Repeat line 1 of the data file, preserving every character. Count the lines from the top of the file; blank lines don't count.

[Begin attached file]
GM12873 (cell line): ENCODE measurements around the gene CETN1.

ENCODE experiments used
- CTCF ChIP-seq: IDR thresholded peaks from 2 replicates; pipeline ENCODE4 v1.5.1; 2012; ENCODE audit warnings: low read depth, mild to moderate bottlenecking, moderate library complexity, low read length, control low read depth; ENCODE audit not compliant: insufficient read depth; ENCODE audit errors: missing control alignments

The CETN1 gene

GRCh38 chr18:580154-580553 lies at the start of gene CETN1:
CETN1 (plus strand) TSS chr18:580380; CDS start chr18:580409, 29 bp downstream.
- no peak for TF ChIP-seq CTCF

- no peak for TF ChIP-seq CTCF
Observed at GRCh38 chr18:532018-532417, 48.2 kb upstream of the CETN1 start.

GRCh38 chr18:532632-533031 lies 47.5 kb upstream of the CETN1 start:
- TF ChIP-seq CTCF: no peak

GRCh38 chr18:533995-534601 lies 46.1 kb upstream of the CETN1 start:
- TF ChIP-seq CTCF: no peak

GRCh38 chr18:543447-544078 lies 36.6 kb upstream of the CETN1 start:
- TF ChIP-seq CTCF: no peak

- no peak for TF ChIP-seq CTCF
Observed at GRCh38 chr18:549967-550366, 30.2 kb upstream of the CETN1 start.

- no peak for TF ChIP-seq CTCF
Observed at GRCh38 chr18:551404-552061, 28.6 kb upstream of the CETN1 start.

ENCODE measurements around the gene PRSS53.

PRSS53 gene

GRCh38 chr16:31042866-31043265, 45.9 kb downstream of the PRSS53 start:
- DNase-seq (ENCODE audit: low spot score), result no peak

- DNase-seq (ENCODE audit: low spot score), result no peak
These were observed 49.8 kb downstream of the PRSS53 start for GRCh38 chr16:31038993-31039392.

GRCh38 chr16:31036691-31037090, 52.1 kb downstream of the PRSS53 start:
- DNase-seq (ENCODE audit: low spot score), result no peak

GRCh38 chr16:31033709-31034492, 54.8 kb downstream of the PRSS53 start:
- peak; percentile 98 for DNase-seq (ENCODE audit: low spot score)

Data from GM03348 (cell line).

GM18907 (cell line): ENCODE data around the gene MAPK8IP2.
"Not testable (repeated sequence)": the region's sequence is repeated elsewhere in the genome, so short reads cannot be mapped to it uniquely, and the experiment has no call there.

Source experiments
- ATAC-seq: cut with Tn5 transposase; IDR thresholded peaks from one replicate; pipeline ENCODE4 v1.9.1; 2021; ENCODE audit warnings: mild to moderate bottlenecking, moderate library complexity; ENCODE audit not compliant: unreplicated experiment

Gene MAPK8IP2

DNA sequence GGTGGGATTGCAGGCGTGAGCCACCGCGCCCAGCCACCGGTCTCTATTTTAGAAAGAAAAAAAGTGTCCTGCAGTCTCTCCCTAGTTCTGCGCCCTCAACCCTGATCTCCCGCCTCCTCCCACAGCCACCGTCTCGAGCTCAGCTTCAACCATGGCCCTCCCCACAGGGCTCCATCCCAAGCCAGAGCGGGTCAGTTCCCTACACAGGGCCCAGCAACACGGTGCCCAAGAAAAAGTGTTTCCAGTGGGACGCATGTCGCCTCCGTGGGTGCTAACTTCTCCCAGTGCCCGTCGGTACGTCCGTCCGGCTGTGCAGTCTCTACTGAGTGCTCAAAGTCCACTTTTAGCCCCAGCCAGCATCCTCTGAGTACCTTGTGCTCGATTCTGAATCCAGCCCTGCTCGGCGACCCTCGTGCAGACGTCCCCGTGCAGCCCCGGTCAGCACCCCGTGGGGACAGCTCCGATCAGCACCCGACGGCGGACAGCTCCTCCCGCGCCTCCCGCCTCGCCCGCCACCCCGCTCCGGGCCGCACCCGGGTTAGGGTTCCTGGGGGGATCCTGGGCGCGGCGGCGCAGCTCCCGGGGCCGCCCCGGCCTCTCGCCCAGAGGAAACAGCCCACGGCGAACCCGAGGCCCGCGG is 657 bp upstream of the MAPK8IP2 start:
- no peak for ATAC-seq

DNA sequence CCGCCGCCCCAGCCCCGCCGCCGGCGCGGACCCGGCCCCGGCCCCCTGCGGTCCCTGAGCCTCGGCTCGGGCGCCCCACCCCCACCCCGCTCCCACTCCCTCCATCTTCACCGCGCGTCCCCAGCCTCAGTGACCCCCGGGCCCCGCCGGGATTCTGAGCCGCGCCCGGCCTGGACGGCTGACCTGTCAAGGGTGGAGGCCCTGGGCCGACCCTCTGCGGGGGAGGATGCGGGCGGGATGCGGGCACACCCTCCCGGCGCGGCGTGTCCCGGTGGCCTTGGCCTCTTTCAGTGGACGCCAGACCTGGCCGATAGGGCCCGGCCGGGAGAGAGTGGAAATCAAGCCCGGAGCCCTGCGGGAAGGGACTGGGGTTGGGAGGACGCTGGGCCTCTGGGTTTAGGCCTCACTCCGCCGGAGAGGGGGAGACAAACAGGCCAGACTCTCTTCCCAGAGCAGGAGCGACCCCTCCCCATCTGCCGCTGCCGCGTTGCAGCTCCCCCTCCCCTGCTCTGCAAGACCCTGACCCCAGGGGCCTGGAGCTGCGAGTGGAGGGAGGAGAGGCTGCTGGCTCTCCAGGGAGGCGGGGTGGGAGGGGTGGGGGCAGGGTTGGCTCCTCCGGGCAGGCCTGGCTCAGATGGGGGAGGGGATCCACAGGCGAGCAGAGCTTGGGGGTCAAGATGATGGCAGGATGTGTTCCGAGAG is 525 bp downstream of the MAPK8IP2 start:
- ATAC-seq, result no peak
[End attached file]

GM12873 (cell line): ENCODE measurements around the gene CETN1.